Hack The Box: Magic

Jump Ahead: EnumInitial ShellUserRoot


To solve this machine, we begin by enumerating exposed services – finding ports 22 and 80 open. On the webserver, we find a login form vulnerable to SQLi that redirects us to an image uploader. We smuggle a reverse shell to the webserver, and gain access as www-data. Looking around the machine, we find credentials that allow us to pillage the database – gaining the system password for the theseus user. Logging in as theseus, we gain user.txt. As theseus, we enumerate our groups, and what files we can access/run. We find /bin/sysinfo which also has the setuid bit set on owner (root). Exploiting a $PATH vulnerability in the binary allows us to hijack program execution, and get a root shell. We now have access to read root.txt.


Like all machines, we begin by enumerating exposed services using nmap – finding only ports 22 and 80 open.

$ nmap -v -p- --min-rate 3000 $RHOST
$ nmap -A -oA scans/nmap/tcp-all -p 22,80 $RHOST

# Nmap 7.80 scan initiated Sun Jun  7 12:56:15 2020 as: nmap -A -oA scans/nmap/tcp-all -p 22,80
Nmap scan report for
Host is up (0.047s latency).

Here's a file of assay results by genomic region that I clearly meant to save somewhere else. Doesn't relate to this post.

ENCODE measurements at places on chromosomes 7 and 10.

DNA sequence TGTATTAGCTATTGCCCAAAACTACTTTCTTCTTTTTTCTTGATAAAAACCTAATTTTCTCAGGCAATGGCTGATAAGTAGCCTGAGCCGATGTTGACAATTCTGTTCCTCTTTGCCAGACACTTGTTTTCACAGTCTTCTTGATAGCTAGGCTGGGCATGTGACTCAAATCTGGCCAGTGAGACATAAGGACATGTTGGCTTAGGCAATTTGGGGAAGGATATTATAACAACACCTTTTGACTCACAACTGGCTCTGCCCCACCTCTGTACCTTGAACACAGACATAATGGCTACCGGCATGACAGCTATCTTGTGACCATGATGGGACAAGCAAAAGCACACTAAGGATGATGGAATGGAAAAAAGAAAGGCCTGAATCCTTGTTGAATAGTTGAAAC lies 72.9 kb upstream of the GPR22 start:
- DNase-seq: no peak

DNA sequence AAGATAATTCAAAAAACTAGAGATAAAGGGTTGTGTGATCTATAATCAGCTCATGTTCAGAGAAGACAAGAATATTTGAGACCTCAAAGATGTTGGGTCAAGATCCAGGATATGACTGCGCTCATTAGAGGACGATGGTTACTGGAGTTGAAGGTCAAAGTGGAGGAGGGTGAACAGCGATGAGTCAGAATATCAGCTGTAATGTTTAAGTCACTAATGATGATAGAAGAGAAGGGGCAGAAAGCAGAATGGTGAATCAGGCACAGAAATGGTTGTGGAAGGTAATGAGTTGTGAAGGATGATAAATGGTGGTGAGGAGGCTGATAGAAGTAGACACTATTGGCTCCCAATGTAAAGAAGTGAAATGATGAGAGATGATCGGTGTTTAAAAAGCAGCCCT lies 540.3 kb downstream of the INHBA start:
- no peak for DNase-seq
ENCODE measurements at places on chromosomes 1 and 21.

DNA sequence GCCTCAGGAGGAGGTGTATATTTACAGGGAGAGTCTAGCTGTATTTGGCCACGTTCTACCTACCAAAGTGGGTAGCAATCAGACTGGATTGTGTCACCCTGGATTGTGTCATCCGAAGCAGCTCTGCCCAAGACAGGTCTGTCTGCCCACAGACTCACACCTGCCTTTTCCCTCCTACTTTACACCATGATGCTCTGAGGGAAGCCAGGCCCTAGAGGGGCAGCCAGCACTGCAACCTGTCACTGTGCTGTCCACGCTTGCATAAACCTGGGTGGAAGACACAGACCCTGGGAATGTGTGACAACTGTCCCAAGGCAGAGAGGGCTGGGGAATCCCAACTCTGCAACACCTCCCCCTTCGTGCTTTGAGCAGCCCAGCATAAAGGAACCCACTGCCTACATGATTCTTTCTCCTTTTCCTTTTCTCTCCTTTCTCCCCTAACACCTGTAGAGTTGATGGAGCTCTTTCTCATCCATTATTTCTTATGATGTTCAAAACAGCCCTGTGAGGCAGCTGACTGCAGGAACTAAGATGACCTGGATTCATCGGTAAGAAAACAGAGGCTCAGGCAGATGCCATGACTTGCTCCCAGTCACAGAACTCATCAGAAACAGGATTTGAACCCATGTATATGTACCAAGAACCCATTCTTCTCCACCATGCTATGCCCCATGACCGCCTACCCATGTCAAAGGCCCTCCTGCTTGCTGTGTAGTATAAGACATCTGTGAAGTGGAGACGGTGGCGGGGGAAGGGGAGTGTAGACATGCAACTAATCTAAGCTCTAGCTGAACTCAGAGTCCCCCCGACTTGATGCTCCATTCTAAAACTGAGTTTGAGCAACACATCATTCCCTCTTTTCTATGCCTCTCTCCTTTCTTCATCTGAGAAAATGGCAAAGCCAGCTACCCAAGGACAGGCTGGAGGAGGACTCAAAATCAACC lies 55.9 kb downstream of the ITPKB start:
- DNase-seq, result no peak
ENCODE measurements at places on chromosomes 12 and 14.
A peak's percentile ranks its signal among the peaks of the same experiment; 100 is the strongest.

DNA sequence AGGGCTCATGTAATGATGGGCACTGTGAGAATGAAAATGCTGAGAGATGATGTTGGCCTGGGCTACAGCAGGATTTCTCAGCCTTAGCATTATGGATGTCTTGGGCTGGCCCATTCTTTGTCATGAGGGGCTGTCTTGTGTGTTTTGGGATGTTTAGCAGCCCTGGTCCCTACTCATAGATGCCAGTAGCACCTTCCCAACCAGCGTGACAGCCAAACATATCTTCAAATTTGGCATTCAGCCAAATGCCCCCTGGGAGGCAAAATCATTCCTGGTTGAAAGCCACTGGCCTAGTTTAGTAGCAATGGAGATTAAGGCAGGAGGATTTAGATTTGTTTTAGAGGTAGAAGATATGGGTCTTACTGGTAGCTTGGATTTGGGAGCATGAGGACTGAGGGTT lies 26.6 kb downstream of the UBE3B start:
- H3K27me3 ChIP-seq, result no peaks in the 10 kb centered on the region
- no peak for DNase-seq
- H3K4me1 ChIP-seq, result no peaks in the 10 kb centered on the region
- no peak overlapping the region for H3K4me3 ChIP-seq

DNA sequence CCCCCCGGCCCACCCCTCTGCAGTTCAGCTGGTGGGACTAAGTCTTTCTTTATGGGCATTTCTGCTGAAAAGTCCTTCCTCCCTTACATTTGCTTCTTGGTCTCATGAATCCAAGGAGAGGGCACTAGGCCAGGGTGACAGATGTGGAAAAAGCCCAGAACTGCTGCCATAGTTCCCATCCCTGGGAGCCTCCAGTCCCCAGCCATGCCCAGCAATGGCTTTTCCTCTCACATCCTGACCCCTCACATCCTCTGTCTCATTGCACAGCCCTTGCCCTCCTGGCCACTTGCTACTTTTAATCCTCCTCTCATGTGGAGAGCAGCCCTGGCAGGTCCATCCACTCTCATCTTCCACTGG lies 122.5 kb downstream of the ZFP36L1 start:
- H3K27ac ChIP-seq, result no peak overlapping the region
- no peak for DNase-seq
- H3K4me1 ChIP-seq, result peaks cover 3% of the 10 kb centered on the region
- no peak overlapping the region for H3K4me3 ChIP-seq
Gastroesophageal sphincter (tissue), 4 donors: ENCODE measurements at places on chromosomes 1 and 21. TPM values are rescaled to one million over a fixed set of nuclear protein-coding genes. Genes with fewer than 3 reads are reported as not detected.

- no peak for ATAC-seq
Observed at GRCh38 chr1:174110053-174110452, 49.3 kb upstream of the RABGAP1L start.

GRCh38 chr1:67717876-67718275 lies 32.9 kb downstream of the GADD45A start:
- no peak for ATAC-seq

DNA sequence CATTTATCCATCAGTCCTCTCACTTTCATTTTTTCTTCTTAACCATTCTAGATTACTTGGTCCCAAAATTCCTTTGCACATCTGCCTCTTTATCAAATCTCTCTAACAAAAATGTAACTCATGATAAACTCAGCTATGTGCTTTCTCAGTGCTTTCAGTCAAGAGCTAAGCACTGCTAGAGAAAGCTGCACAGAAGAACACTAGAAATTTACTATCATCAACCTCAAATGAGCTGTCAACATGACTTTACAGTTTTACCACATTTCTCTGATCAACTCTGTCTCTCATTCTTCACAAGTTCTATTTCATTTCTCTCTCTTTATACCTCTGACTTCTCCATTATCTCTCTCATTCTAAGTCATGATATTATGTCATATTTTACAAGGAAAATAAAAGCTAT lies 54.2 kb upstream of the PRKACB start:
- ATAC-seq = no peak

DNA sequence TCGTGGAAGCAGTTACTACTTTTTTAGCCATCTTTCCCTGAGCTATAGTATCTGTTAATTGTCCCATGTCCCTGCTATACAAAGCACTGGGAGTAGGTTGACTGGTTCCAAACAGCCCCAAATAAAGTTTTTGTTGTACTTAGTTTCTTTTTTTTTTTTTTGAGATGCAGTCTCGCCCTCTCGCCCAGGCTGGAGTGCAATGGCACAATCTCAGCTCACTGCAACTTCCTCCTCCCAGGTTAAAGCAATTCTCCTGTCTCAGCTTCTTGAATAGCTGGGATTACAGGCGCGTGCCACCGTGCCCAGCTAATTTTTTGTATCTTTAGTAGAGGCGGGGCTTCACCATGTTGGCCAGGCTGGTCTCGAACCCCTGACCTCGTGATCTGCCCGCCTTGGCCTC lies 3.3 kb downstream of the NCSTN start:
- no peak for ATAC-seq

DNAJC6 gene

22/tcp open  ssh     OpenSSH 7.6p1 Ubuntu 4ubuntu0.3 (Ubuntu Linux; protocol 2.0)
| ssh-hostkey: 
|   2048 06:d4:89:bf:51:f7:fc:0c:f9:08:5e:97:63:64:8d:ca (RSA)
|   256 11:a6:92:98:ce:35:40:c7:29:09:4f:6c:2d:74:aa:66 (ECDSA)
|_  256 71:05:99:1f:a8:1b:14:d6:03:85:53:f8:78:8e:cb:88 (ED25519)
80/tcp open  http    Apache httpd 2.4.29 ((Ubuntu))
|_http-server-header: Apache/2.4.29 (Ubuntu)
|_http-title: Magic Portfolio
Service Info: OS: Linux; CPE: cpe:/o:linux:linux_kernel

Service detection performed. Please report any incorrect results at https://nmap.org/submit/ .
# Nmap done at Sun Jun  7 12:56:24 2020 -- 1 IP address (1 host up) scanned in 9.22 seconds

Next, we enumerate the web server using gobuster and find a few files we have access to read.

$ gobuster dir -u -w /opt/wordlists/seclists/Discovery/Web-Content/raft-medium-files.txt -o scans/web/gobuster80-rmf.txt 
/login.php (Status: 200)
/index.php (Status: 200)
/. (Status: 200)

Initial Shell

Navigating to, we are presented with a login form. We try the traditional ' or 1=1-- SQL injection string, however, we notice the input field does not allow for spaces to be typed. To bypass this limitation, we copy and paste the string into the field. For conciseness, we put it in both the username and password fields. Having done so and clicking “Login”, we are now redirected to /upload.php.

Although the upload form states “Select Image to Upload”, we attempt to upload a .php file to see if uploading a reverse shell would be straightforward. Unfortunately, we are denied the upload with an error message that only JPG, JPEG, and PNG files are allowed.

To evade this filter (likely a MIME-check), we can attempt to smuggle our reverse shell within a valid image. To do this, we can cat our reverse shell after the image, and save them both to a new file. To get the webserver to run the php, we should have a .php extension in the file name as well.